An Israelite Without Guile
RCIA Sponsorship: The Littlest Way
Later, I found a way to return the favor. It became clear that the younger parishioners, many of whom were working toward their own advanced degrees, had appointed Phillip the alpha of their pack. Broadly speaking, guys wanted to play John to his Jesus; women wanted to play Clare to his Francis. Rather than shrug off his mantle or flaunt it, Phillip wore it casually, like a prince to the manner born. From the respect of his peers, he derived a pleasure that struck me as both healthy and well earned.
It happened that during Mass Phillip's friends sat together en banc at one end of the chapel. Custom encouraged sponsors and candidates to sit together. In some roundabout way, Phillip gave me to understand that he preferred to join his crew, but that some caste rule would prevent me from following. Just as obliquely, I hastened and blessed his departure. For me, it was a moral awakening. If being a Christian, living the Golden Rule, could as easily mean making small concessions to another's comfort as, say, dying at the hands of Brazilian loggers, it seemed for the first time like an attainable goal.
A year later, when I was tapped to sponsor a candidate of my own, I felt flummoxed. My candidate, a hearty, athletic, all-American college senior whom I'll call Chip, could have been any of the Beach Boys except Brian Wilson. As far as I could tell, he needed no help on his faith journey; for him, it was as smooth and as much fun as a trip down a half-pipe. Since he had no immediate plans to marry a Catholic, and didn't seem overly troubled about the meaning of life, I couldn't imagine what he was doing there.
Chip told a story about finding a rosary on his doorstep the morning after a painful breakup. He took it as a sign. That seemed a bit thin as conversion experiences went, so I silently resolved to spare him the hard sell, should he defect to Mammon over Spring Break.
But, immediately after Christmas came the night of the dead cats. Chip, having spent the holidays out of state with his family, arrived to find that both of his cats had clawed their way into a box of laundry detergent and poisoned themselves. Late the same evening, after an hour on the phone with his parents failed to soften his self-reproach, Chip called me, asking for Sister Lucia's number. I didn't know it, but I did know approximately where she lived. Assuring Chip I could recognize Sister's apartment complex from the street, I suggested we meet in the church parking lot, and drive on from there in Chip's pickup.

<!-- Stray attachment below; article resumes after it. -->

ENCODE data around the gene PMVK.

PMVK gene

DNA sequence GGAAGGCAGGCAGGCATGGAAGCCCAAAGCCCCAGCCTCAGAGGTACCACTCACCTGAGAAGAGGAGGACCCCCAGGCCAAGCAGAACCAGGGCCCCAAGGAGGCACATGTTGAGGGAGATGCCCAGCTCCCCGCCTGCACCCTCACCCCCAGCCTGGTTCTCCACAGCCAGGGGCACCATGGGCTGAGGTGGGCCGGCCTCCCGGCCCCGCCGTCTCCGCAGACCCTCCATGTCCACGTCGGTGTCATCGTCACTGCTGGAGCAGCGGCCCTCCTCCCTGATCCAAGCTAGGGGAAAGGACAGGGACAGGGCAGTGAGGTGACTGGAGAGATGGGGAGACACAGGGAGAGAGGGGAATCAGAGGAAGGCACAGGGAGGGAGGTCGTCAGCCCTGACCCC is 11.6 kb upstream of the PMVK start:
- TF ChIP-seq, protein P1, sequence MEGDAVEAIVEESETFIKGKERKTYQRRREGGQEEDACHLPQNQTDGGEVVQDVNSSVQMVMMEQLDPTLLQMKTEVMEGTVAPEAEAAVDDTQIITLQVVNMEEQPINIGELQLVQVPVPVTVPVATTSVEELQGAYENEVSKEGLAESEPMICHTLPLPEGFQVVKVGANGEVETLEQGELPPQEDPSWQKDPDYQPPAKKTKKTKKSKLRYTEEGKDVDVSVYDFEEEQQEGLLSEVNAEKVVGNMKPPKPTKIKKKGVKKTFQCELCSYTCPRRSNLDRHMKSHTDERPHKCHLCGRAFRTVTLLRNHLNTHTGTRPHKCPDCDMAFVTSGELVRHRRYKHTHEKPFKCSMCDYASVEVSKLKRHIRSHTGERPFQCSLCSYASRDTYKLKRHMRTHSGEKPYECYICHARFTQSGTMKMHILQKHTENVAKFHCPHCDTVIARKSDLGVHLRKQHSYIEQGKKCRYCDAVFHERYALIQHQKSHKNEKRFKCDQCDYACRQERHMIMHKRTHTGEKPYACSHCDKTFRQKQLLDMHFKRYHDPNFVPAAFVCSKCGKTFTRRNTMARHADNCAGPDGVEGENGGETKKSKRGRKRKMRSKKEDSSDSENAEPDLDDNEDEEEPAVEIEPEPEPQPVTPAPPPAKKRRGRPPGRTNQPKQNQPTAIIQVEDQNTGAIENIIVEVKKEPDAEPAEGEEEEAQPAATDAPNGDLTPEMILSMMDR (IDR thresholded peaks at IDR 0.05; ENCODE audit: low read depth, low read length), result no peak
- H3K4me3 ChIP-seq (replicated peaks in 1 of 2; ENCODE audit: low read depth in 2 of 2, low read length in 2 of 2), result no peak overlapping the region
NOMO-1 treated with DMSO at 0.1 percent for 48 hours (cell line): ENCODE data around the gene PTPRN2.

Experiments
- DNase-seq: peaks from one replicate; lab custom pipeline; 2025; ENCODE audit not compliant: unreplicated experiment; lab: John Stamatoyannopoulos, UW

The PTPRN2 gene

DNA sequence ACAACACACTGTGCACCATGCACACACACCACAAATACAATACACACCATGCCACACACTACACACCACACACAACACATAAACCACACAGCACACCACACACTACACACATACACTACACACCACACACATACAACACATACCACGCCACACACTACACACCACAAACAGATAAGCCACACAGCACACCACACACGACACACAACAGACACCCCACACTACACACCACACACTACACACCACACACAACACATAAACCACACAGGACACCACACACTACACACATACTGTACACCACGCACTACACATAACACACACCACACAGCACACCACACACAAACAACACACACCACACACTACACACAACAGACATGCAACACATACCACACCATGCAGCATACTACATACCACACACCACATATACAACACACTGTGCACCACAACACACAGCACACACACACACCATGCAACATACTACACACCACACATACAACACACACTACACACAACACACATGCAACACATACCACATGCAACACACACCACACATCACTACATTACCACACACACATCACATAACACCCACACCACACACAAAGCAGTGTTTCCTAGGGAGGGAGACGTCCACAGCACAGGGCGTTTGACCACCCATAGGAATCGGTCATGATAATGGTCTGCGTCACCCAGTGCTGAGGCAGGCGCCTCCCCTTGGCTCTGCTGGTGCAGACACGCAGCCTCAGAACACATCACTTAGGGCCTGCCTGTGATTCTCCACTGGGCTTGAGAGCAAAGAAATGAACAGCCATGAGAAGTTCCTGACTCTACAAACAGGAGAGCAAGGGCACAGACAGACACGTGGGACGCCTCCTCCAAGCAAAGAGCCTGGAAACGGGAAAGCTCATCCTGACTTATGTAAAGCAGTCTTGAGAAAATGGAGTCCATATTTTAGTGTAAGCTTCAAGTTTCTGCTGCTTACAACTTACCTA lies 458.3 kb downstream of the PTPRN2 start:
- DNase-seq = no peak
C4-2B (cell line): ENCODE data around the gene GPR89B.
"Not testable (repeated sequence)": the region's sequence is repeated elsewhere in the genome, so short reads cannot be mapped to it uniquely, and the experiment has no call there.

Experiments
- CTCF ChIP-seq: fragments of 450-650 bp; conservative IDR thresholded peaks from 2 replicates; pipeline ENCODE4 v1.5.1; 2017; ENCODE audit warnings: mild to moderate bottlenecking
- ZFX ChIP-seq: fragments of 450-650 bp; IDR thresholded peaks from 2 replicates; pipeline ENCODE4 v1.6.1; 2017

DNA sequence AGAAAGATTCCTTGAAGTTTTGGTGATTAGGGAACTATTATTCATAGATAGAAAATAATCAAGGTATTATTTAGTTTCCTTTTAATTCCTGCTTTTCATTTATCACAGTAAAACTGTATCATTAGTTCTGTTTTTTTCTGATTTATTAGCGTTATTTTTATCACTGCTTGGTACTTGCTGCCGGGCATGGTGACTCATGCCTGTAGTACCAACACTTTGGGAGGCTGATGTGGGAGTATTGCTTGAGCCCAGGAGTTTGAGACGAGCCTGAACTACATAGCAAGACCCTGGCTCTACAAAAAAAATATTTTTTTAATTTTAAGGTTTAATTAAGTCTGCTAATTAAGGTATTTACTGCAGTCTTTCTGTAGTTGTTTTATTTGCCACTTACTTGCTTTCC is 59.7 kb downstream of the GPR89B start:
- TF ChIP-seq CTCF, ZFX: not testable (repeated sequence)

When I look back on that night, I can't help thinking of those conquistadores who lost themselves in the Sonora Desert searching for mythical cities made of gold. My knowledge of Sister's whereabouts turned out to be much more approximate than I'd reckoned on. Chip and I ended up combing four nearby apartment complexes, all of them nearly pitch black. When I failed to recognize any door as Sister's, we took to pounding on the doors that looked least likely to have trigger-happy meth dealers hiding behind them—a hard call to make in that type of neighborhood. After a while, it became apparent that the search was hopeless, but just as apparent that the search was therapeutic. There's nothing like a pulse-quickening snipe hunt through the ghetto to sweep remorse and bereavement into the far corner of a man's mind.
Finally, we called off the search. Chip, looking somewhat less distraught, spent the night at a friend's. I went home and e-mailed Sister, advising her Chip would need some emergency grief counseling. Not only did she provide it, she arranged for our pastor to bless Chip's apartment. For me, the whole experience was a blessing twice over. Not only I get the satisfaction of feeling useful to Chip—no small thing, since I'd already decided I was no use at all to him—he reminded me that faith holds comforts I'd never imagined.
On the night of my baptism, Phillip and I saluted each other with gifts. He gave me a hand-painted icon of Jesus dragging Adam and Eve from their graves; I gave us both a fifth of Ketel One and a case of Franziskaner. (The idea was to honor my patron saint, but there's no beer named for the Salesians.) Since I'd learned to appreciate Byzantine art while studying in Russia, and he'd learned to drink while studying in England, we had ourselves an evening that justified the next morning.
On the Palm Sunday before Chip's baptism, I told him, "We have a tradition around here. The sponsor buys the candidate a piece of religious artwork, and the candidate buys booze for the after-party." "Cool," said Chip. Since he was about to earn his bachelor's in construction management, I got him a cross of San Damiano—get it? "Rebuild My house"? After what I assume were some discreet inquiries, Chip stocked his refrigerator with Hoegaarden and Grey Goose.
But that night, like a tomb sentry, I nodded off early, stretching out on Chip's couch after only a drink or two. The next morning I slipped out quietly, trusting Chip to dispose of the remaining libations. Probably, the true Christian should never expect to see his account paid forward in full.
Max Lindenman is a freelance writer, based in Phoenix. He has been published in National Catholic Reporter, Busted Halo and Salon. His Open Salon blog is here.